Lifestyle interventions involving exercise training offset the adverse effects of androgen deprivation therapy in men with prostate cancer (PCa). Yet provision of integrated exercise pathways in cancer care is sparse. This study assessed the feasibility and acceptability of an embedded supervised exercise training intervention into standard PCa care in a single-arm, multicentre prospective cohort study. Feasibility included recruitment, retention, adherence, fidelity and safety. Acceptability of behaviourally informed healthcare and exercise professional training was assessed qualitatively.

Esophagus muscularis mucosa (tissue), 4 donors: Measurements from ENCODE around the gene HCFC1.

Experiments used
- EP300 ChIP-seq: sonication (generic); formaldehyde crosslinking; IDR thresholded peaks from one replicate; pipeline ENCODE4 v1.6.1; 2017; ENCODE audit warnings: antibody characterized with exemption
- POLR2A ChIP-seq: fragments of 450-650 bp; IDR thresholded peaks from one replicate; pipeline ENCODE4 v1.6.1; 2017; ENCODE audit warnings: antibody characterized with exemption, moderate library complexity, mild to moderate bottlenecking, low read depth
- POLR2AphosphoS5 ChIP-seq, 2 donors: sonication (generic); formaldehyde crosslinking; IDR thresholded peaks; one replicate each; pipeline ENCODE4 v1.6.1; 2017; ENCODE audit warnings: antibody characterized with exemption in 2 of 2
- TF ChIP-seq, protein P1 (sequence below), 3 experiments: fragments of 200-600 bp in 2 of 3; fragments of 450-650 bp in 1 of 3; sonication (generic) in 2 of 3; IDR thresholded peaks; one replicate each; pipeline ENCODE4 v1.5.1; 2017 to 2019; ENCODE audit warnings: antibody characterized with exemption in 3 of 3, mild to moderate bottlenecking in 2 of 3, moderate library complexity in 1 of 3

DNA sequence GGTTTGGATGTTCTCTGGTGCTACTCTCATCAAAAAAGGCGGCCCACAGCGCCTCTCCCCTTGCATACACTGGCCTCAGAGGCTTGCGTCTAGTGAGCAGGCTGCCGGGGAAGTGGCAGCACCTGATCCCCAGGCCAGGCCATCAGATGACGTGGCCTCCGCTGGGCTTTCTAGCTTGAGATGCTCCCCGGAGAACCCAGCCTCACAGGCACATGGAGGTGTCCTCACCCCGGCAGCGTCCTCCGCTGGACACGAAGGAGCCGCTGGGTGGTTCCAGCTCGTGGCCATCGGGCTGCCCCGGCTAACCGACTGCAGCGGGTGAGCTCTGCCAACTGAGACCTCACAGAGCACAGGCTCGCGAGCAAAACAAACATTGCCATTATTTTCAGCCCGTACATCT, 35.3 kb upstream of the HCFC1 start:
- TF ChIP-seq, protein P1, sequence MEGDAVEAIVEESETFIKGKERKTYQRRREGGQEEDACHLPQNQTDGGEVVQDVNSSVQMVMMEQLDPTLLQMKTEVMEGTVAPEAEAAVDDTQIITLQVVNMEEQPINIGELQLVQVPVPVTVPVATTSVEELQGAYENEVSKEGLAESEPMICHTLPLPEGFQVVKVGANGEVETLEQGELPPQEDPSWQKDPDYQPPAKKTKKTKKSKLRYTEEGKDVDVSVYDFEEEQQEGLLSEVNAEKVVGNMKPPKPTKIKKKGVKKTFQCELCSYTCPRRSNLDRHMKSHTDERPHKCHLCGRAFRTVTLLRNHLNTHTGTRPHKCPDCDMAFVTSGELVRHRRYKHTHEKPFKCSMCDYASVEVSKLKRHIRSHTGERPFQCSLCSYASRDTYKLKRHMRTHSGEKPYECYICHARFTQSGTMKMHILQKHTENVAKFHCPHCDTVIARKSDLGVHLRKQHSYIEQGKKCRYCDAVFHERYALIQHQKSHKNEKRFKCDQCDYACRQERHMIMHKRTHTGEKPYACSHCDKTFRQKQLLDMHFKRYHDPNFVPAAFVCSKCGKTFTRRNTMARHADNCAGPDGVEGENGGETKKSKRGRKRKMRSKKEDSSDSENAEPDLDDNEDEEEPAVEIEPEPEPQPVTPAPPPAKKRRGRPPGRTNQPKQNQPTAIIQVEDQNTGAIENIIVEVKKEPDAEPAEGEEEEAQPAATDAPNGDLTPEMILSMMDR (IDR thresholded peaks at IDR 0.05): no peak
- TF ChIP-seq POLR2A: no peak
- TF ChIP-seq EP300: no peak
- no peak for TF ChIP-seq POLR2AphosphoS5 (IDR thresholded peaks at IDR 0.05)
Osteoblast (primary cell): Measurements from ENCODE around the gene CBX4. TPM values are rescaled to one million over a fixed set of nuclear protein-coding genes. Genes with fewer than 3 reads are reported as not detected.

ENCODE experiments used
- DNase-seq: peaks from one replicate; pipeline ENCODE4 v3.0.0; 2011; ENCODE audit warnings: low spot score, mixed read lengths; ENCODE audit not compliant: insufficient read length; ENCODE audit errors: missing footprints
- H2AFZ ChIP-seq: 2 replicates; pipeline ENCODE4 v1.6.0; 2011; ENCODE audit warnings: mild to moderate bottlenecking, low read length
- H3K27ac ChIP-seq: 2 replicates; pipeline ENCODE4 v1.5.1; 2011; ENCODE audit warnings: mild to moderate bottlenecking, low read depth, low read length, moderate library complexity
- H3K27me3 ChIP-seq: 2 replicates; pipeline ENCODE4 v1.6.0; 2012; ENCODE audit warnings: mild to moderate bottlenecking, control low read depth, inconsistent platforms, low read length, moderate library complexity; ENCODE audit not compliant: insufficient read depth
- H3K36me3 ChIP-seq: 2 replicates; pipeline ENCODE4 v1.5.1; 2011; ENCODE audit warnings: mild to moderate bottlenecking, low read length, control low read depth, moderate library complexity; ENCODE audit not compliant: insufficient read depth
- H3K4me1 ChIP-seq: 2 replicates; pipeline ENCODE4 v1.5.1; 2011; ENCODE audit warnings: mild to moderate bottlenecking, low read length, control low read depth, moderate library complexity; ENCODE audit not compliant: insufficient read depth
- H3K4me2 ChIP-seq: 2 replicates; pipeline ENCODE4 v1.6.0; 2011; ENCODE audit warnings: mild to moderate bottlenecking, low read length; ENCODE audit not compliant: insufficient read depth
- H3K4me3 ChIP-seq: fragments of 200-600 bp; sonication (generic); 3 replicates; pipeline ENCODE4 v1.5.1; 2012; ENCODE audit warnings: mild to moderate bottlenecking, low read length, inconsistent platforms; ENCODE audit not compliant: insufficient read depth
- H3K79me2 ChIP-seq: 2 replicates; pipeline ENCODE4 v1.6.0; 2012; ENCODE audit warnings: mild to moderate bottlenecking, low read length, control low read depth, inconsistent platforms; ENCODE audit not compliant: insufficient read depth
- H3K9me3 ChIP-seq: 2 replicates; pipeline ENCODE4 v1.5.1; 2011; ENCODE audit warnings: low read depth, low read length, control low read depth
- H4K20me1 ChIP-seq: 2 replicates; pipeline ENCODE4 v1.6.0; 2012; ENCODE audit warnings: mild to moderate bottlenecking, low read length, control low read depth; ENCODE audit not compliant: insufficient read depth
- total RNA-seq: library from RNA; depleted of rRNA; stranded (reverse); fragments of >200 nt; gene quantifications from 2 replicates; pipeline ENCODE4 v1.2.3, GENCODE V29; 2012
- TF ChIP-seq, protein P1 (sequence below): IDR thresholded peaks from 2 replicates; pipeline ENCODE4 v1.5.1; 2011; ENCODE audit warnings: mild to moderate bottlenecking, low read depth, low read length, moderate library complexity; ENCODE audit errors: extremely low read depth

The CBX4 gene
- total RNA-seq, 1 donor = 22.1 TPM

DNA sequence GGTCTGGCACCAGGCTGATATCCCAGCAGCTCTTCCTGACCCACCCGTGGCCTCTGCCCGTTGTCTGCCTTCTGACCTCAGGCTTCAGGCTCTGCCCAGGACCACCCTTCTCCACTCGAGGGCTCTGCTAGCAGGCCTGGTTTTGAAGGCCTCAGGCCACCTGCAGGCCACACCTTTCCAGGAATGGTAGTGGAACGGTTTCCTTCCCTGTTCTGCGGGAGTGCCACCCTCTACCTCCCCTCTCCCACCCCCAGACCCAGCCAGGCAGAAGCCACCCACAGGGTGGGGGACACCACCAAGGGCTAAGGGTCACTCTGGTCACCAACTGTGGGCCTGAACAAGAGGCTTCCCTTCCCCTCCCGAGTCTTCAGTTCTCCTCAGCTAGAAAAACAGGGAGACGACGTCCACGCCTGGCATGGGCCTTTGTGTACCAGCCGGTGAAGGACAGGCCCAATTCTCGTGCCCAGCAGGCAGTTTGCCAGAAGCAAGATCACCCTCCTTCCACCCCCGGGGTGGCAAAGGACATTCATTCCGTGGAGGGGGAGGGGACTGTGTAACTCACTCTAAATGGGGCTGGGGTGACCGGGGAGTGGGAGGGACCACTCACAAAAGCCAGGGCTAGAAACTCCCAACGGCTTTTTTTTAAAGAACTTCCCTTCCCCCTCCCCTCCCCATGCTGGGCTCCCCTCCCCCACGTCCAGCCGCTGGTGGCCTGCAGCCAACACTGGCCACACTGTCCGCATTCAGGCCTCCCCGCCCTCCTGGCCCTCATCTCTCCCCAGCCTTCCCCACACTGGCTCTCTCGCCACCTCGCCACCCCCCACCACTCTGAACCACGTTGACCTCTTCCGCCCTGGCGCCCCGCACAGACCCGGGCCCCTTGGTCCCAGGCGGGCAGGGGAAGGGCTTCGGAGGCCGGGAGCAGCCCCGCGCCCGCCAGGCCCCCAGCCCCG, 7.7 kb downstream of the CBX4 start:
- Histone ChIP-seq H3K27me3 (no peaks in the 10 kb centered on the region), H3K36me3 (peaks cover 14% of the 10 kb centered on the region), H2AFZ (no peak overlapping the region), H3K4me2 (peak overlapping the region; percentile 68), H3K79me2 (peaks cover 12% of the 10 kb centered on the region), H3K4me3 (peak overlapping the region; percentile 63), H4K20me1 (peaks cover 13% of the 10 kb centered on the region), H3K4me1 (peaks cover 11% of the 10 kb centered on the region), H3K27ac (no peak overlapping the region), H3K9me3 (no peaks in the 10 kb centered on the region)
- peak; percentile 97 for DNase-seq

Despite the imposition of lockdown for the COVID-19 pandemic, referral rates into and adherence to, the intervention was high. Of the 45 men eligible for participation, 79% received the intervention. Patients completed a mean of 27 minutes of aerobic exercise per session (SD=3.48), at 77% heart rate maximum (92% of target dose), and 3 sets of 10 reps of 3 resistance exercises twice weekly for 12 weeks, without serious adverse event. The intervention was delivered by healthcare and exercise professionals with moderate to high fidelity and the intervention was deemed highly acceptable to patients.
The impact of societal changes due to the pandemic on the delivery of this face-to-face intervention remain uncertain but positive impacts of embedding exercise provision into PCa care warrant long-term investigation.